I will then attempt to identify the defining features of the emerging church milieu, which will enable individuals, organisations, and networks to be placed within it without excluding the possibility of real differences amongst them. I will also examine the roots of the emerging church milieu, as well as the roles and practices of organisations, etc., within it. Through my exploration of the concept of truth among those involved in the emerging church milieu, I will then explore two potential (though not exhaustive) spiritualities within this milieu. Though I have yet to fix on names for them, you can guess from my thesis structure that I might call them Emergent Spirituality and A/theistic Spirituality.

This leads me to a criticism of Lynch’s approach, which lies solely with his choice of terminology. What Lynch describes in this book is one spiritual possibility for those in the progressive milieu, yet his assigning of the appellation ‘progressive’ to both the spirituality and the milieu implies a value judgement which is refused elsewhere in the book. It’s designation as a progressive spirituality suggests not only it’s prevalence in the milieu of the same name, but also it’s superiority and suitability over and above any other spiritual possibilities. The possible spiritualities which arise from the milieu should therefore be given different names from it, in order to avoid this confusion in an otherwise useful map for looking at contemporary spirituality.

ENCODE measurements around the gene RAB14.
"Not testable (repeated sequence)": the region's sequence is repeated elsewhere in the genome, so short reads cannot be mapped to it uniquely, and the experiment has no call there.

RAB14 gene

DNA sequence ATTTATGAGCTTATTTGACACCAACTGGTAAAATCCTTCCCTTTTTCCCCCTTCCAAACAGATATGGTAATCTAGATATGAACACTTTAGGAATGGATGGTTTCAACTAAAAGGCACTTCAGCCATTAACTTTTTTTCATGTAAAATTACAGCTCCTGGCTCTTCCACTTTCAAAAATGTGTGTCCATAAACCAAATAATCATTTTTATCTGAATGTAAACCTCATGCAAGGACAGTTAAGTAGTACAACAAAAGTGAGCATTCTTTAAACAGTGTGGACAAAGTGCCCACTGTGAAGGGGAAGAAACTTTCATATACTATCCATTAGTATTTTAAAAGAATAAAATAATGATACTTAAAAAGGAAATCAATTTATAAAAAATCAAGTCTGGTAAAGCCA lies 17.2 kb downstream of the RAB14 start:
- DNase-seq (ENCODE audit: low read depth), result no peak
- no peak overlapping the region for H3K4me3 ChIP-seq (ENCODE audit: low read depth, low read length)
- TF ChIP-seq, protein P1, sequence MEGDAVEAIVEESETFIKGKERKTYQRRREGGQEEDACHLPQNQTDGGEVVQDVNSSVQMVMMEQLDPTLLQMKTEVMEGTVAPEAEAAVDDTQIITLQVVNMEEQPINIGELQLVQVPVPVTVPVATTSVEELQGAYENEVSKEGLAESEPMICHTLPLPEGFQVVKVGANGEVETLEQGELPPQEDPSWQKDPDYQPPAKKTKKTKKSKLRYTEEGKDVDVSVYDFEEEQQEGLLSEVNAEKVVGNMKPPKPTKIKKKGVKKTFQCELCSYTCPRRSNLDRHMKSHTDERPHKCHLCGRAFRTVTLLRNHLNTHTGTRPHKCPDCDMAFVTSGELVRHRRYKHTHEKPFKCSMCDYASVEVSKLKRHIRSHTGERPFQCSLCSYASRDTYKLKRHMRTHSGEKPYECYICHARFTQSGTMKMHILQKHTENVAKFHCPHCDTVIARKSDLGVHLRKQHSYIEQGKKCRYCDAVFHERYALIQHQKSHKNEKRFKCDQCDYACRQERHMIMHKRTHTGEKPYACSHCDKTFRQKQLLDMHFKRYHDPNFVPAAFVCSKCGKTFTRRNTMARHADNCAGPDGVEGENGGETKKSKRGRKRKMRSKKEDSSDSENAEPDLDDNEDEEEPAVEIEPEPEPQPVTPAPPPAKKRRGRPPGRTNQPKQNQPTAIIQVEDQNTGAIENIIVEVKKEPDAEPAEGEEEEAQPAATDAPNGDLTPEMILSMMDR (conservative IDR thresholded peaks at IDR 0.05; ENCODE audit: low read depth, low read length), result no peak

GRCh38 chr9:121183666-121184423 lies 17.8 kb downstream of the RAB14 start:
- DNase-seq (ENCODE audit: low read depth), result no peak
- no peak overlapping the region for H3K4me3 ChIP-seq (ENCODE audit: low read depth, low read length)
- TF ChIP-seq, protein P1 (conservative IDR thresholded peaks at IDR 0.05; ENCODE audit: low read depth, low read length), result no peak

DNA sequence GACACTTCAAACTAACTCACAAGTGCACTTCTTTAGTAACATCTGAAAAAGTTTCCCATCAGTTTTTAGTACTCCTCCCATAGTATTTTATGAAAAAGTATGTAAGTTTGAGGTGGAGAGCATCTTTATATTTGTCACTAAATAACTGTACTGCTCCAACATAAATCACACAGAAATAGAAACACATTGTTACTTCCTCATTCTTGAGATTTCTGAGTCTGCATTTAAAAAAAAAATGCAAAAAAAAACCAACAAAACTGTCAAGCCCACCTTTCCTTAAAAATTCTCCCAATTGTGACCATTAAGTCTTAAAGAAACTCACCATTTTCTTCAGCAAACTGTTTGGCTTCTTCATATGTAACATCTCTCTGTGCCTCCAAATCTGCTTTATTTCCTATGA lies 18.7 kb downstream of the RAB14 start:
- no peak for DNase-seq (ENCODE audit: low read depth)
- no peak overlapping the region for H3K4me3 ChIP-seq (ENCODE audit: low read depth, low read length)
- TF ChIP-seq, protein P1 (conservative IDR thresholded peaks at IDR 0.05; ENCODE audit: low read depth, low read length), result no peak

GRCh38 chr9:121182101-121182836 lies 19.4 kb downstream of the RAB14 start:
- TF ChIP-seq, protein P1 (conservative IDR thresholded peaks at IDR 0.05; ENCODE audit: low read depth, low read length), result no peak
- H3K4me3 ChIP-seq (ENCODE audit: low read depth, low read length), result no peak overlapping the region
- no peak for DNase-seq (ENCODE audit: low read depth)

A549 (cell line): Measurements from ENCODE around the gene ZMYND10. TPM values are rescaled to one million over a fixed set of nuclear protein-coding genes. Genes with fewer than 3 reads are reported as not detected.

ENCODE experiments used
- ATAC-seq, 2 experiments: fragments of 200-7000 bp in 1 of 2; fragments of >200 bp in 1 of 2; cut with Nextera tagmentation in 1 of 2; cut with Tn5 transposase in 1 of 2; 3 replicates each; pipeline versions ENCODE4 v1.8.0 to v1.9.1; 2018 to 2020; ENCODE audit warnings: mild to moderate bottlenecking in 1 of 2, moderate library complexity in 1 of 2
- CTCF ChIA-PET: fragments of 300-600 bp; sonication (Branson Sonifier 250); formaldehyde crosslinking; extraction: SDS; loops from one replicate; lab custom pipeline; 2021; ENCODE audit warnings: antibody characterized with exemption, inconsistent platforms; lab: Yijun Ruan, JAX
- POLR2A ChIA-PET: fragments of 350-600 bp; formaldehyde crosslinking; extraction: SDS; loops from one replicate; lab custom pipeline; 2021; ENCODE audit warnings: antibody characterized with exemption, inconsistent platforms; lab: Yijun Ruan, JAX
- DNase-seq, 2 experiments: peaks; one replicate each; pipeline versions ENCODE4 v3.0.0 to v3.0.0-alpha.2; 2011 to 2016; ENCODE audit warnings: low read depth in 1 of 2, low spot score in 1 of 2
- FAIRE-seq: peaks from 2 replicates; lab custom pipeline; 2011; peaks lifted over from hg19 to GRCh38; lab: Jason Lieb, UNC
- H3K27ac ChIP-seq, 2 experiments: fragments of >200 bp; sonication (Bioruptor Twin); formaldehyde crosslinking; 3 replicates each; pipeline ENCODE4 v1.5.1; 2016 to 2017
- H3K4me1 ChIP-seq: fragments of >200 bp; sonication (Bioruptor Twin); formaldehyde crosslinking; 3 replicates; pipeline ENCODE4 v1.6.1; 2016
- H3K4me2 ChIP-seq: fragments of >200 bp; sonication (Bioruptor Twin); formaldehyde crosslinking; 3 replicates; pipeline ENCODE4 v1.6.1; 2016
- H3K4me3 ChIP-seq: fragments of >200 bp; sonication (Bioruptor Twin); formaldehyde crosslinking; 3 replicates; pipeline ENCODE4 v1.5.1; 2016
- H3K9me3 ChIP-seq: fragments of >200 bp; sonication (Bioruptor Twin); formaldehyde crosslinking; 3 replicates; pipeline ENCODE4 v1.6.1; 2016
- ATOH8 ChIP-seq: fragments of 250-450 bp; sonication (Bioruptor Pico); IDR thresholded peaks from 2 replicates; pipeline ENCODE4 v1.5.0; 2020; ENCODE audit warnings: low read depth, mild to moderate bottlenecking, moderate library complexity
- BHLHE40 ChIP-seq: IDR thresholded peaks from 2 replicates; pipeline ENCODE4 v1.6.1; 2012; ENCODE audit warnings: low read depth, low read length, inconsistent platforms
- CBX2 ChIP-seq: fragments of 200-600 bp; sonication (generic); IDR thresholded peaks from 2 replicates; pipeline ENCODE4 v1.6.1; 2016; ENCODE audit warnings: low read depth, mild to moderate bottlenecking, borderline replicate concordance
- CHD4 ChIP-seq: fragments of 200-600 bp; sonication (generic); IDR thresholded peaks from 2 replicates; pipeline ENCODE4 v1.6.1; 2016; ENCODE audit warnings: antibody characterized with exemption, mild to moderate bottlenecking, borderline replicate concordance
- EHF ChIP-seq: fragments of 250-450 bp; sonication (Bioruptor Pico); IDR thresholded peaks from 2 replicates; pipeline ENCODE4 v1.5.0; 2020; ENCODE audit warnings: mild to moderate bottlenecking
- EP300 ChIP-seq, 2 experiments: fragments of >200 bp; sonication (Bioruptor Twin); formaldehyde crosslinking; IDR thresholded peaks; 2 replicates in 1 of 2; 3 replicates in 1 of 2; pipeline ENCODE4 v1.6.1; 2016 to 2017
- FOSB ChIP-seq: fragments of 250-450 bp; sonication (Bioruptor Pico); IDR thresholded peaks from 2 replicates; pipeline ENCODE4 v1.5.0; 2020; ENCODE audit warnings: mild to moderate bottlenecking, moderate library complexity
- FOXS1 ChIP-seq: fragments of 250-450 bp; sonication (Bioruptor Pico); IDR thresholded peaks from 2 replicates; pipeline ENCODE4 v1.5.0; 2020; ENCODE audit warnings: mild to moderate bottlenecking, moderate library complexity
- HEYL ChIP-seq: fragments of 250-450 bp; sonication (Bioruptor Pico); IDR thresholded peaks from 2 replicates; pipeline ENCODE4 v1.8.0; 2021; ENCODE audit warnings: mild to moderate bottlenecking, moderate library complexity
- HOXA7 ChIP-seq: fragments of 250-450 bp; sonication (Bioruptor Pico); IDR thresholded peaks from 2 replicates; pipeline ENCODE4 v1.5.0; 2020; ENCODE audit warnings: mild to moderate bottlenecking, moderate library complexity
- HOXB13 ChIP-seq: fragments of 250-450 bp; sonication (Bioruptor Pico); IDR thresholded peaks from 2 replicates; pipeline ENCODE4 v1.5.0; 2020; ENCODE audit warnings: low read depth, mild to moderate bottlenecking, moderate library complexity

Tuesday, December 11, 2007

Moving Forward

I had a good supervision session yesterday, my last one for a while as my supervisor is going on sabbatical next term [single tear rolls down cheek] I gave her an(other) overall structure for the thesis, which I feel comfortable working towards while she's away in Italy - although I imagine it will morph as I go along! It's already, like, the seventeenth structure I've had! My research questions (how do members and friends of emerging Christian communities understand the concept of truth, and what might the philosophical, theological and political implications of such concept(s) look like?) form the backbone of the thesis structure.